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This research is done on the series of books written by John Norman, the comments in italics are mine and my point of view.
Woman of Gor
I shall never forget the words he spoke, which so
terrorized me.
"Lo Rask,"said he, ";Rarius, CivitavisTrevis."
"I am Rask," he said, "of the caste of warriors, of the
city of Treve."; page 266

"I am of the warriors," he told me, "which is a high
caste, I have been educated in the second knowledge,
so I know of your world. Your accent marked you a
barbarian."  Assassin of Gor, page 334

In particular I find it difficult to write. In defense I might
point out that I can print Gorean fairly well, and can
sign my name with a deftness which actually suggests
to those who do not know better that I am fully literate
in the language. In further defense I might point out
that many warriors, for no reason that is clear to me,
seem to take pride in a putative lack of literacy. Indeed,
several fellows I have known, of the scarlet caste, take
pains to conceal their literacy, seemingly ashamed of
an expertise in such matters, regarding such as
befitting scribes rather than warriors. Thus, somewhat
to my embarrassment, I found I fitted in well with such
fellows. I have known, incidentally, on the other hand,
Warriors of Gor
Education of the Warrior
several warriors who were quite unapologetic about literacy interests and capacities, men who were, for example, gifted historians,
essayists and poets. Magicians of Gor, page 76

"He is from the place called .Earth', too," said Marcus. Marcus, of high caste, was familiar with various tenets of the second
knowledge, such things as the roundness of his world, its movement in space, and the existence of other planets. On the other hand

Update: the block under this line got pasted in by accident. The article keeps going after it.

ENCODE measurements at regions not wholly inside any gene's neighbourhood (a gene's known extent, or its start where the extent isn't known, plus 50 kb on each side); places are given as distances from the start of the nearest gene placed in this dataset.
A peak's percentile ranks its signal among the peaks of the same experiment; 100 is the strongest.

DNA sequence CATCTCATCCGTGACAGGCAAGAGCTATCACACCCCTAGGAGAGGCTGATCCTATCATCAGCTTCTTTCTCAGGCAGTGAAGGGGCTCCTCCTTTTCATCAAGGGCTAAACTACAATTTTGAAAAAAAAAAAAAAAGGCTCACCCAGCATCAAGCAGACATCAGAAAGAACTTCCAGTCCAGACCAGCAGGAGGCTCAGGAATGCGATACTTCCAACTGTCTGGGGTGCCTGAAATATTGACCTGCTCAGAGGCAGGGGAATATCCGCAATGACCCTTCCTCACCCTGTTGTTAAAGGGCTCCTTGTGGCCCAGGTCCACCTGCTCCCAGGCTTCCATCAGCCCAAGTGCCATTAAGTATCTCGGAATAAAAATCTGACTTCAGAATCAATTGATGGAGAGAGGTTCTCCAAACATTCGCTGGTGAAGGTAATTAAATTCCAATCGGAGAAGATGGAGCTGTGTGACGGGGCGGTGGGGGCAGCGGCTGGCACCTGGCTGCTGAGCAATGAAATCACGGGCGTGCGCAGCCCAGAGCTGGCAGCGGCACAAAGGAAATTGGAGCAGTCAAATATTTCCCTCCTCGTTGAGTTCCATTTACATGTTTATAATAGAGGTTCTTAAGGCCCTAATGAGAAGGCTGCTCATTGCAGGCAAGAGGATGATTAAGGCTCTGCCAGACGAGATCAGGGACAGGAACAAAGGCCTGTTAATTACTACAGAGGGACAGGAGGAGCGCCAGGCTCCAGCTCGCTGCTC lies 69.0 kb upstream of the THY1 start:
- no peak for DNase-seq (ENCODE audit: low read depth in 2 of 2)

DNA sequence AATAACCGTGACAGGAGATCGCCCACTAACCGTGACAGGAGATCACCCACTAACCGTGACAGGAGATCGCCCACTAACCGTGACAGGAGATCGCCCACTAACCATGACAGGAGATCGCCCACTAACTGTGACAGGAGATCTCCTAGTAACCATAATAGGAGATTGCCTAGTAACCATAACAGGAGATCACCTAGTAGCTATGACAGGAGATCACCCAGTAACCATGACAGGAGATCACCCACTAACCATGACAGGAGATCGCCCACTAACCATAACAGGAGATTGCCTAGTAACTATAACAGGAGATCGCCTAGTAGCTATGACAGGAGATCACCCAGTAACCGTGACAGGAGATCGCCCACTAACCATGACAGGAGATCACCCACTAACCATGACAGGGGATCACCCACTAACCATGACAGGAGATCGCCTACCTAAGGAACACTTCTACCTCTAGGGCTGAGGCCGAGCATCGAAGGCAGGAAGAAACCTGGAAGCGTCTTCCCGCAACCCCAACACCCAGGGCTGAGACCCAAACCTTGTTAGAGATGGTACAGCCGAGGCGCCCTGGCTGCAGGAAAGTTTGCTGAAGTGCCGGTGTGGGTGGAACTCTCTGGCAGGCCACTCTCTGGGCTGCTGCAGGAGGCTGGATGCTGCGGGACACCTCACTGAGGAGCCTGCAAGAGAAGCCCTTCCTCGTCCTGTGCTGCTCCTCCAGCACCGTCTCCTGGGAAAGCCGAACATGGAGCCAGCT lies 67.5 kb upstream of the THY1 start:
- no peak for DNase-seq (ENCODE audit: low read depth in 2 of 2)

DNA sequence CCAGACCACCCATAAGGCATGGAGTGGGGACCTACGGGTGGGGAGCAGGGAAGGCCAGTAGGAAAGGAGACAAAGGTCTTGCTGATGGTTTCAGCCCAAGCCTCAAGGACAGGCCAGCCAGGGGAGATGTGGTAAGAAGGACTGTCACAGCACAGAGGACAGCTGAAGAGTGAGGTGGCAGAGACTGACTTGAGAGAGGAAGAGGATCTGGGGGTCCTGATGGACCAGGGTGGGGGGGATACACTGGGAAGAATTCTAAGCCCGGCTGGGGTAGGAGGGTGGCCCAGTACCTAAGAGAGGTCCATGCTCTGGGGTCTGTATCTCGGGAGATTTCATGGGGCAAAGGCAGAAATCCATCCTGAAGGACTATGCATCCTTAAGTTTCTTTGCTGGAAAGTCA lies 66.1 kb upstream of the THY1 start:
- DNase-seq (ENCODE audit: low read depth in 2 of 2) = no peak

he remained sceptical of many of these tenets as he found them offensive to common sense. He was particularly suspicious of the
claim that the human species had an extraterrestrial origin, namely, that it did not originate on his own world, Gor. It was not that he
denied there was a place called 'Earth' but he thought it must be somewhere on Gor, perhaps east of the Voltai Range or south of
the Tahari. Marcus and I had agreed not to discuss the issue. I had no ready response, incidentally, to his suggestion that the human
race might have originated on Gor and then some of these folks, perhaps transported by Priest-Kings, had been settled on Earth.
Indeed, although I regarded this as quite unlikely, it seemed an empirical possibility. For example, anthropoidal fossils can be found
on Gor, as well as on Earth, and so on. At any rate, Marcus found it much easier to believe that magic existed than that his world was
round, that it moved, and that there might be other worlds rather like it here and there in the universe. In fact, in his philosophy, so
to speak, the universe was still of somewhat manageable proportions. Sometimes I rather envied him. Magicians of Gor, page 295,